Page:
Furthermore, examples of students mobilizing and driving relief efforts in their communities have been widespread; this could provide an important point of introspection for educational institutions, where such acts of solidarity can become an important part of the learning curriculum that goes beyond a textbook and a classroom. Innovation during times of crisis in education is not just about technology in the way it is being approached right now, but also introspection related to knowledge, the relevance of the learning experience for the everyday realities of students and teachers. As we think of alternatives, we need to re-evaluate what we consider learning, especially during a pandemic where that textbook knowledge seems to be increasingly irrelevant.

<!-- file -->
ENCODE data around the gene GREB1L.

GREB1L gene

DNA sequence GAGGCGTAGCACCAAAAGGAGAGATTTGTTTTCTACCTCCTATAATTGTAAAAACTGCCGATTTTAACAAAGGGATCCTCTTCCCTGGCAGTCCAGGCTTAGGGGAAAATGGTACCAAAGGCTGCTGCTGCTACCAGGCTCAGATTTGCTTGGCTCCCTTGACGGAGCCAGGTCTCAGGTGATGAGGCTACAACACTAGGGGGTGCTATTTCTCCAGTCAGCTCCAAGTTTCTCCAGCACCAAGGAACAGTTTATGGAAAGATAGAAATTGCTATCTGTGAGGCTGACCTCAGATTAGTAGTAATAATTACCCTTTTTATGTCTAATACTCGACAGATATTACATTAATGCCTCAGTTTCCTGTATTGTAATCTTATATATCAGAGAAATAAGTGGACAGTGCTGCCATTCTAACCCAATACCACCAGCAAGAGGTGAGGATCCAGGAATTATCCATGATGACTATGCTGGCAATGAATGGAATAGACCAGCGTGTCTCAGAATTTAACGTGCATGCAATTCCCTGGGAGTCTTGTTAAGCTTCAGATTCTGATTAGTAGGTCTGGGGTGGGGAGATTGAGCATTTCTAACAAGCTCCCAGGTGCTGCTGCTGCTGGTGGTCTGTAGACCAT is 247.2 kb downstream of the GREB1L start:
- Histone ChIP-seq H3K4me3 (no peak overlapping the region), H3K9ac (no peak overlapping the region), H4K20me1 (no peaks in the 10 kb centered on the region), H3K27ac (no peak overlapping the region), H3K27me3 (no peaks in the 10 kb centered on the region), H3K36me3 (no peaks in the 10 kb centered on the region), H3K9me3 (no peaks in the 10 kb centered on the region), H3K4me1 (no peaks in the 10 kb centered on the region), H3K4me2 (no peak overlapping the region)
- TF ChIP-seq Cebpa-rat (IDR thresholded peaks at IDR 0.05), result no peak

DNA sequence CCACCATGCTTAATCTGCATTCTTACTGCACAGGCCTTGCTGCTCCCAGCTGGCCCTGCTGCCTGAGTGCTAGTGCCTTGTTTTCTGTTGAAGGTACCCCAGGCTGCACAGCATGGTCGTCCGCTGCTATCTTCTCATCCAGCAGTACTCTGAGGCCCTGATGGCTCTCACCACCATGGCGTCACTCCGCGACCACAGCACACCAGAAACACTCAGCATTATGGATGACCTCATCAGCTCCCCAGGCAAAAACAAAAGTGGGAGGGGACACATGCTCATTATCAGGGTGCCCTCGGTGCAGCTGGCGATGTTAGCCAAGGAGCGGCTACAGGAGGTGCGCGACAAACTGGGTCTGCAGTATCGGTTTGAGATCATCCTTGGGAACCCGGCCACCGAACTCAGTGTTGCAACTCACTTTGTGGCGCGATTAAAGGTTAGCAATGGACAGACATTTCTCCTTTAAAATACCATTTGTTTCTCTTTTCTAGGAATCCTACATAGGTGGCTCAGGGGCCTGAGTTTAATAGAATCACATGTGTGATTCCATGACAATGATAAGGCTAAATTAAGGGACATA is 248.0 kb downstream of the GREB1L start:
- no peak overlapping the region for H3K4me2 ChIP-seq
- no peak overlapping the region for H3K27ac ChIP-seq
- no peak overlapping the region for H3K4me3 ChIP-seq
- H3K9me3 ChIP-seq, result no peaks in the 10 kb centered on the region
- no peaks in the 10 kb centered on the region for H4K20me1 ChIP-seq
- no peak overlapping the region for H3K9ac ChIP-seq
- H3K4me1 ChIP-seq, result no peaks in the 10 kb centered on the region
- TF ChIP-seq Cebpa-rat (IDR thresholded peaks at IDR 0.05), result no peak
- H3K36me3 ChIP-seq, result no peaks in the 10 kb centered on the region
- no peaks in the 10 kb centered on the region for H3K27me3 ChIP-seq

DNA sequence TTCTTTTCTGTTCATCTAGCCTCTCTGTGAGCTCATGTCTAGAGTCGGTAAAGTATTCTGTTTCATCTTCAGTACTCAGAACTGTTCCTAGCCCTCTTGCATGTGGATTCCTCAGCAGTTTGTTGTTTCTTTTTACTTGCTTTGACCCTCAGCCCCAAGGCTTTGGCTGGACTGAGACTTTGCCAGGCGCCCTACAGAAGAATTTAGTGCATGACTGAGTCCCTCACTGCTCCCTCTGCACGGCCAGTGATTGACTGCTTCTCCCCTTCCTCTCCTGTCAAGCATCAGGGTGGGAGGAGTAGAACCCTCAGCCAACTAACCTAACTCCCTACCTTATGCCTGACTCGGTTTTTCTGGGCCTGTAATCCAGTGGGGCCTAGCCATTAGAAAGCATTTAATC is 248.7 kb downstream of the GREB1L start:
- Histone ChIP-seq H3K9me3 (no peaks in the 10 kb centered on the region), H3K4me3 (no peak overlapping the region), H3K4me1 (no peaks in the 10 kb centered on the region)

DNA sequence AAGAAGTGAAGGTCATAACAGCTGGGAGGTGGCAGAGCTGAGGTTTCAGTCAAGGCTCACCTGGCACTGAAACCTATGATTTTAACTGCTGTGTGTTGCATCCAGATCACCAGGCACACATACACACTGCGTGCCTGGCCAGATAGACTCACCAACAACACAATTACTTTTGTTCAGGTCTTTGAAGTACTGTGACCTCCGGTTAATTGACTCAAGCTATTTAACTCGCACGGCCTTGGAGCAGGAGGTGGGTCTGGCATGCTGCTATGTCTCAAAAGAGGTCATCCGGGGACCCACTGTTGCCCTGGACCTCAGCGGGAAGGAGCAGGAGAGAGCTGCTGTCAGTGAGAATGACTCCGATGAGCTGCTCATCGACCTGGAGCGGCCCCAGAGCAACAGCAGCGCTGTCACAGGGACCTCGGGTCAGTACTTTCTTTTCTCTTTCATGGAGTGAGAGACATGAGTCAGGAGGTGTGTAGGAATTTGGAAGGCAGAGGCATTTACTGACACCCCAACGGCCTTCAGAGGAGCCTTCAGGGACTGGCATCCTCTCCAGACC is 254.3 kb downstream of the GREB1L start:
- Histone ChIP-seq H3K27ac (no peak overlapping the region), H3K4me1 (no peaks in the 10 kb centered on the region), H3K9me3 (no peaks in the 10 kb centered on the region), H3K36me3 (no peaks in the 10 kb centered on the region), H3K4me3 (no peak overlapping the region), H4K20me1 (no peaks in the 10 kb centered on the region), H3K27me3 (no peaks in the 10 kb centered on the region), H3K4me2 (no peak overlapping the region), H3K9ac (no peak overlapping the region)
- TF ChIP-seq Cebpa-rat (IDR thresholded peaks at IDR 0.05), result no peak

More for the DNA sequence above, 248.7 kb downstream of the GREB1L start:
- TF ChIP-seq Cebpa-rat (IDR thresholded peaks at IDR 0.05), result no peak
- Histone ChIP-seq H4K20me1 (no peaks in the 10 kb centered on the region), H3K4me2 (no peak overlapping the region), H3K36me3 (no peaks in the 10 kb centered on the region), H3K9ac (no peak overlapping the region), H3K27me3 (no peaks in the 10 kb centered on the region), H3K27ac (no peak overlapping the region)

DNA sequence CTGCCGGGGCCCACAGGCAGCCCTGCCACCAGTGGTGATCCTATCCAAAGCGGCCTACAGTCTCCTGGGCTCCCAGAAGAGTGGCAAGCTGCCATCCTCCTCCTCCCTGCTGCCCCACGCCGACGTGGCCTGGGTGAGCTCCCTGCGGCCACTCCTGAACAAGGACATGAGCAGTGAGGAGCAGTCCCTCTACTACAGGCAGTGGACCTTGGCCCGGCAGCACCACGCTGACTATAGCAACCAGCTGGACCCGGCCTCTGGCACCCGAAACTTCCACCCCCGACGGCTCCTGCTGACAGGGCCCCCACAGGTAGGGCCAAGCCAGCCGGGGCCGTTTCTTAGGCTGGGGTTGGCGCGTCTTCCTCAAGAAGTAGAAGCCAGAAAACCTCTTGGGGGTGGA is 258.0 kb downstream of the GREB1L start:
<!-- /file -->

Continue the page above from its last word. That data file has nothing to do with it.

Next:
There is the added importance of recognizing gendered educational inequalities that exist within the household. The triple burden on women will be exacerbated for female teachers and students, where their access to teaching and learning will further be compromised as they take on the added responsibility of household and care work, while expecting to teach and attend classes at home. Further problematic is the assumption that home life will be conducive to learning, overlooking the kind of physical, emotional, psychological and sexual abuse that may exist inside homes, where for many students and teachers campuses were safer options than their homes.